[XamlCompilation (XamlCompilationOptions.Compile)]
public class HomePage : ContentPage
{
}

Use Compile Binding

The Compiled Color Selector page shows how to use compiled bindings between Xamarin and other platforms. Viewmodel attributes and forms views:


<contentpage title="Compiled Color Selector" x:class="DataBindingDemos.CompiledColorSelectorPage" xmlns="http://xamarin.com/schemas/2014/forms" xmlns:local="clr-namespace:DataBindingDemos" xmlns:x="http://schemas.microsoft.com/winfx/2009/xaml">
    ...
    <stacklayout x:datatype="local:HslColorViewModel">
        <stacklayout.bindingcontext>
            <local:hslcolorviewmodel color="Sienna" />
        </stacklayout.bindingcontext>
        <boxview color="{Binding Color}" />
        <stacklayout margin="10, 0">
            <label text="{Binding Name}">
            <slider value="{Binding Hue}" />
            <label text="{Binding Hue, StringFormat='Hue = {0:F2}'}">
            <slider value="{Binding Saturation}" />
            <label text="{Binding Saturation, StringFormat='Saturation = {0:F2}'}">
            <slider value="{Binding Luminosity}" />
            <label text="{Binding Luminosity, StringFormat='Luminosity= {0:F2}'}">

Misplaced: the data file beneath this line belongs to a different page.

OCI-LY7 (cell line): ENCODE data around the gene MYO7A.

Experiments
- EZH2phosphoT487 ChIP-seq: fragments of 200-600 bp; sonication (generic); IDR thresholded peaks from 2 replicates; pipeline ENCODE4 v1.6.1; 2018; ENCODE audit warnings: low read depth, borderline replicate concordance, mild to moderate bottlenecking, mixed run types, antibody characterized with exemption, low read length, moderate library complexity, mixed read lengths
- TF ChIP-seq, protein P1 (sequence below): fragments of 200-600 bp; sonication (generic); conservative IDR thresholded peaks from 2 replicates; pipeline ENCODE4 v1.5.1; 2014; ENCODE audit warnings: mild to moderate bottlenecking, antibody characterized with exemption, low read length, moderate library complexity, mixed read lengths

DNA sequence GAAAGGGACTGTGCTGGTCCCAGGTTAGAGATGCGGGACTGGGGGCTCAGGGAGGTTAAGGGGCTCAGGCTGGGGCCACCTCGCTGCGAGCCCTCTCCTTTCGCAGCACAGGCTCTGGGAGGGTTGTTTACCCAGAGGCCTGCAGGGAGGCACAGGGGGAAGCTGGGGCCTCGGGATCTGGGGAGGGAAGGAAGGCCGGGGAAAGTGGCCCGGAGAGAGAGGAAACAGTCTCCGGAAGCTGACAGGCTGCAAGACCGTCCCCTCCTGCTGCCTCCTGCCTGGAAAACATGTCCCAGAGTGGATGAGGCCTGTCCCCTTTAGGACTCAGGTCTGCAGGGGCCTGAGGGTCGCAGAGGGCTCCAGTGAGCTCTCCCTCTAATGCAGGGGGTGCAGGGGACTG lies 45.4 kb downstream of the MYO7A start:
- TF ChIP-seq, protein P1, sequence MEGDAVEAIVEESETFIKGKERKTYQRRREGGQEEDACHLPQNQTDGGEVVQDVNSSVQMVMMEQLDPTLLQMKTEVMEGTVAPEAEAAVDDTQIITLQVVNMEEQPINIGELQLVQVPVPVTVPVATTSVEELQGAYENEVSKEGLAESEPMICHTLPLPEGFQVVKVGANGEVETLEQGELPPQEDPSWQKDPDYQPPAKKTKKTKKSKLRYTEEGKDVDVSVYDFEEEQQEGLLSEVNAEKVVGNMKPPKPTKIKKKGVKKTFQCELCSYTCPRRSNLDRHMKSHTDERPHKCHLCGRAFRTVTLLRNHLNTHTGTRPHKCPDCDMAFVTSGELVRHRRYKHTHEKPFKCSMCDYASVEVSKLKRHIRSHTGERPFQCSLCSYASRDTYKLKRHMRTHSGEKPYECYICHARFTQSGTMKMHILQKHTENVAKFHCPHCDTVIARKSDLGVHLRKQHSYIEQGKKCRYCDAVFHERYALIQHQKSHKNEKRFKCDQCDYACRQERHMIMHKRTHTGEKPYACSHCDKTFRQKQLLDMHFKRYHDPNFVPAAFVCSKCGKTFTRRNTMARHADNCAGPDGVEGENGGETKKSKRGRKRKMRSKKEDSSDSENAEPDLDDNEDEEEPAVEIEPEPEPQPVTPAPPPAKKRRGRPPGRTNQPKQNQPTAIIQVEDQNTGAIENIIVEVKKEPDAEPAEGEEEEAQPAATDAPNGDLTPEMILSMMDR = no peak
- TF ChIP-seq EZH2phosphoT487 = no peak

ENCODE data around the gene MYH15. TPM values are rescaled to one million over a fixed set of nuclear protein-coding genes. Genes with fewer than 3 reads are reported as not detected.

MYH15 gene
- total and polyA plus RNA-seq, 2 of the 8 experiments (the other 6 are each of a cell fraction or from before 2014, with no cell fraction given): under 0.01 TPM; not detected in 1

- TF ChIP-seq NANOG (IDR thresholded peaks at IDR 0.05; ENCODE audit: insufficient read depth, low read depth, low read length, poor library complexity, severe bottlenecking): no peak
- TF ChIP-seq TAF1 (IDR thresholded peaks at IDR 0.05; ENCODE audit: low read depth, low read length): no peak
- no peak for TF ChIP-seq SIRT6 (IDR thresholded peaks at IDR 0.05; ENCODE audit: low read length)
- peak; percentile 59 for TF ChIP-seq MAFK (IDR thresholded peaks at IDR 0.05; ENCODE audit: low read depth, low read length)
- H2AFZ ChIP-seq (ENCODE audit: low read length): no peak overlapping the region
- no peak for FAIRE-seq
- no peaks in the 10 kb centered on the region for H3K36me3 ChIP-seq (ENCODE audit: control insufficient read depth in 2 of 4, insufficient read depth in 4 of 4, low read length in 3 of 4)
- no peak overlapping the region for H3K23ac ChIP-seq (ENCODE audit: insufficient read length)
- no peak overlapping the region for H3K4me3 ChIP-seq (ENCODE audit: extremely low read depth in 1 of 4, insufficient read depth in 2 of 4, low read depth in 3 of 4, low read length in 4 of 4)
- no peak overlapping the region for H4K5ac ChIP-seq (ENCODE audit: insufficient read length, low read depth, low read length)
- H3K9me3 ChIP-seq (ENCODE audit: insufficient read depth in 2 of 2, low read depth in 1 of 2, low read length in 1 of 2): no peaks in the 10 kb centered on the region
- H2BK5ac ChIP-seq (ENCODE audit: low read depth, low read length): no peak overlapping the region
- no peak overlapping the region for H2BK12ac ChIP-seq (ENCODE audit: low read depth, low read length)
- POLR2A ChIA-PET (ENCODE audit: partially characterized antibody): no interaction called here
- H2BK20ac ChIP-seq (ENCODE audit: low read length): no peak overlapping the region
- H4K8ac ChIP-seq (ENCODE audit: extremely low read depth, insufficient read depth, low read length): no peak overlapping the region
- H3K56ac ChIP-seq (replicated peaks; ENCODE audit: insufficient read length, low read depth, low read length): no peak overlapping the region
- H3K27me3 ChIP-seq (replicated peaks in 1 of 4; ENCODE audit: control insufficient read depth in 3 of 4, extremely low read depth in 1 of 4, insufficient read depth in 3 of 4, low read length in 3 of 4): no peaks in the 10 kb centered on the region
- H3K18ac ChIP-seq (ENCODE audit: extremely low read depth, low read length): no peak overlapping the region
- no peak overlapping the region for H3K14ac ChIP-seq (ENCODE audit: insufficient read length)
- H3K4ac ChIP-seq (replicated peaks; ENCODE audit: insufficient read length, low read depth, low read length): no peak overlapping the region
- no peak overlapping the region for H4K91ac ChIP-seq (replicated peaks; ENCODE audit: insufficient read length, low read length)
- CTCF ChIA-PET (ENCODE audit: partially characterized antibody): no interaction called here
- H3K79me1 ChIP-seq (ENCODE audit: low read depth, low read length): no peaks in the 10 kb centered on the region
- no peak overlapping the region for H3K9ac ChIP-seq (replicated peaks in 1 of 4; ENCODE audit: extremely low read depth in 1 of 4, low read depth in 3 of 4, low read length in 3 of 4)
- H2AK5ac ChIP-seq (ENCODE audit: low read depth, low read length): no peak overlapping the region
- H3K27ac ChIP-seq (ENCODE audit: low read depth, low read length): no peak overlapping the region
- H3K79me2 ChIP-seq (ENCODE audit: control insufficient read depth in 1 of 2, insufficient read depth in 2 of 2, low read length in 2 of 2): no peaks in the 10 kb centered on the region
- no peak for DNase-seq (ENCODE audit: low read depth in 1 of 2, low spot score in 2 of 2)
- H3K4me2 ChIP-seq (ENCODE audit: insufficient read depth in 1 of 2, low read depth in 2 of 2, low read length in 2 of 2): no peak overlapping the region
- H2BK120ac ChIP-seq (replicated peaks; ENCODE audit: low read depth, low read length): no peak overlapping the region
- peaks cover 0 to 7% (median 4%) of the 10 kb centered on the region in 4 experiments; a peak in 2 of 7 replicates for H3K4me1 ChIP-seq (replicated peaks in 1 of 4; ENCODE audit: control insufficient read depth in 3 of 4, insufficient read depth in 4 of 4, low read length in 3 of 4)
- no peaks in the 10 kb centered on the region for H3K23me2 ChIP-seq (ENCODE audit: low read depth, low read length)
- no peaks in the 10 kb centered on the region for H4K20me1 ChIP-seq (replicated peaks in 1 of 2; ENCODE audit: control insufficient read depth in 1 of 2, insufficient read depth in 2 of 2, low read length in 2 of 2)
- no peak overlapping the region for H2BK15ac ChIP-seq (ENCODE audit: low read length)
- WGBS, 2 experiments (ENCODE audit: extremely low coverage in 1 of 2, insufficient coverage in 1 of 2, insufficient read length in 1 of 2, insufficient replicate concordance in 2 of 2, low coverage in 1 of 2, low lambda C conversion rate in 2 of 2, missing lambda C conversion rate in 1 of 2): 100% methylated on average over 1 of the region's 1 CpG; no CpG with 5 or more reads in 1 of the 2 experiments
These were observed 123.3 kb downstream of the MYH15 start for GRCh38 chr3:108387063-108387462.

</label></label></label></label></stacklayout><label text="{Binding Name}"><label text="{Binding Hue, StringFormat='Hue = {0:F2}'}"><label text="{Binding Saturation, StringFormat='Saturation = {0:F2}'}"><label text="{Binding Luminosity, StringFormat='Luminosity= {0:F2}'}">
    </label></label></label></label></stacklayout><label text="{Binding Name}"><label text="{Binding Hue, StringFormat='Hue = {0:F2}'}"><label text="{Binding Saturation, StringFormat='Saturation = {0:F2}'}"><label text="{Binding Luminosity, StringFormat='Luminosity= {0:F2}'}">    
</label></label></label></label></contentpage><label text="{Binding Name}"><label text="{Binding Hue, StringFormat='Hue = {0:F2}'}"><label text="{Binding Saturation, StringFormat='Saturation = {0:F2}'}"><label text="{Binding Luminosity, StringFormat='Luminosity= {0:F2}'}">
</label></label></label></label>